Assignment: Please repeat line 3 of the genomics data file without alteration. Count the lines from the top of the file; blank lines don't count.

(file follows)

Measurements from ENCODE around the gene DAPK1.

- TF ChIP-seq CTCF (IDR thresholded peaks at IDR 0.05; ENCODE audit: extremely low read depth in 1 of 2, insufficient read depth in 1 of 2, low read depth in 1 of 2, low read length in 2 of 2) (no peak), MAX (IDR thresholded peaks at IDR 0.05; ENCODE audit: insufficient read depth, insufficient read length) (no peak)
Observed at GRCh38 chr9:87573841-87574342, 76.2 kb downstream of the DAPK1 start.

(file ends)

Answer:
Observed at GRCh38 chr9:87573841-87574342, 76.2 kb downstream of the DAPK1 start.